Thinking about a change of careers? Becoming a barber is a unique challenge for anyone with a passion for men’s hair styling and a creative touch. But before you make the switch, you need to know what you can expect to earn.
Since many barbers are self-employed, it’s difficult to predict how much you will earn. Many are responsible for setting their own rates and their own working hours, so your earning potential can vary.
According to the London School of Barbering, a barber can make around £1000 a week, or £50,000 per year. This is well above the UK average salary of £31,772. But what factors will influence whether or not you actually achieve this salary?
How much can a barber charge?
In the UK, the average cost for a men’s haircut and beard trim is £19. However, in some places in the country, you can expect to pay in excess of £32.
A men’s haircut is a lot quicker than a women’s haircut, which is why there is such a big difference in price. Realistically, a barber could see an average of 3 customers per hour. Over an 7 hour day, 5 days a week, this would add up to £1995 per week. And this is for a £19 haircut, assuming that you are booked up 5 days a week.
What influences the price of a haircut?
There are a number of factors that influence what a barber can charge for their services. This includes:
- Location – prices in London and other big cities will be higher than in rural areas
- Reputation and demand – if you’re known for working with celebrities and big names, you can afford to increase your prices.
- Additional services – if you offer more complex services, you can charge more for these. However, these services will take more time, so you will be able to see fewer customers per day.
- Travel – if you offer a mobile and on-demand service, you can expect customers to part with a little more money for the convenience of you coming to them.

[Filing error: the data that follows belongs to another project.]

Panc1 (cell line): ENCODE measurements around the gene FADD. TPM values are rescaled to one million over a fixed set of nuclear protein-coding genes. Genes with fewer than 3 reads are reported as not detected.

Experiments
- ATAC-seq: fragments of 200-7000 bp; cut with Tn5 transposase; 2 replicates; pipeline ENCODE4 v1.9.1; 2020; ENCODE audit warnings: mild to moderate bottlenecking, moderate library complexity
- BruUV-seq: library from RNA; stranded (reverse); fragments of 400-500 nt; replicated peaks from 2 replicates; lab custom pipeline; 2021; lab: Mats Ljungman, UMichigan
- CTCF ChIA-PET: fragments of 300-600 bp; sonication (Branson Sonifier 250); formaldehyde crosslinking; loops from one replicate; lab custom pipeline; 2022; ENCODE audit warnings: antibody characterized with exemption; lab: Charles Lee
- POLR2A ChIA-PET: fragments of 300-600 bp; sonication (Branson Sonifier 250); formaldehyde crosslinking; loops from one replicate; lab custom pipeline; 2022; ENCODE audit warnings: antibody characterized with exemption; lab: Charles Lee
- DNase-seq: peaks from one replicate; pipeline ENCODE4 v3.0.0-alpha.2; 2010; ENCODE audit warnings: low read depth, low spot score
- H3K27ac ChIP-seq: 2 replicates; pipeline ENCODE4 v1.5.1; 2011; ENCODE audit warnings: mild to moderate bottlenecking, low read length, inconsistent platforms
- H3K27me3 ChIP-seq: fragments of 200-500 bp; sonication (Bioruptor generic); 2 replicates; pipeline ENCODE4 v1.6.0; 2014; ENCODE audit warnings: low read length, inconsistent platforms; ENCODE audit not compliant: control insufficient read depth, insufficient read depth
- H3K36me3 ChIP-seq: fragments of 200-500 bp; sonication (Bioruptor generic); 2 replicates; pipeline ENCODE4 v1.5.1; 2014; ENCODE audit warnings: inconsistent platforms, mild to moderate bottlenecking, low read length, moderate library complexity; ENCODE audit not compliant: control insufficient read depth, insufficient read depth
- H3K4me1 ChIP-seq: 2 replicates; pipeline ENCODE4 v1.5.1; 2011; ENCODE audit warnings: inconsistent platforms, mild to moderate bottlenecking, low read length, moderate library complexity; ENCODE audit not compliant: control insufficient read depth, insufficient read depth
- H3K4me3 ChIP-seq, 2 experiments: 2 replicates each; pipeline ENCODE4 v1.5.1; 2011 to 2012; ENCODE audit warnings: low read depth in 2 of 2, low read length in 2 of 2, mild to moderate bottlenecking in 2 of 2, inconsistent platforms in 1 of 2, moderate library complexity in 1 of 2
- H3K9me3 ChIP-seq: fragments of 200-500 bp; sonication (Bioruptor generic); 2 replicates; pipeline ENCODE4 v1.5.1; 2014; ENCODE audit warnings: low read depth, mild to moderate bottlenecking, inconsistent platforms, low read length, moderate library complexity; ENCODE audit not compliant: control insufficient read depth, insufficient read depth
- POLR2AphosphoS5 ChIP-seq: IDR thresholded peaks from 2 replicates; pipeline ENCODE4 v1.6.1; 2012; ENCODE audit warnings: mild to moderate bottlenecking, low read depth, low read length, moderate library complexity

What are a barber’s expenses?
It’s easy to look at the earning potential and assume that this would all be profit, but it’s vital to remember that you’ll have some expenses to think about too. Common expenses for a barber include:
- Business premises. This could either be your own barber shop, a rented chair, or a mobile unit. Barbers operating out of mobile salons in the back of vans is becoming increasingly popular. However, this leads to additional costs, including fuel and insurance.
- Insurance. If you are freelance, you’ll be responsible for your own insurance. You’ll need this to protect yourself in case a customer or a member of the public is hurt on your premises, or in their home if you are a freelancer. This isn’t something that you can avoid.
- Equipment. You’ll need to invest in equipment in the beginning, and continue to update this as it wears out. You’ll also need stock, including hair products. These are all additional costs that will eat into your profits.
- Training. After you have qualified as a barber, this won’t be the end of your training. You’ll need to invest in ongoing training to keep your skills up to date. This will help to increase your earning potential, but it does come with a cost.
- Staff costs. If you hire an assistant or trainee, you’ll need to factor their salary into your expenses. This is another way to increase your earning potential, but it does increase your overheads.
Once you know your expenses, you can then determine how much you could possibly earn based on how much you plan to charge and when you’ll be available for bookings.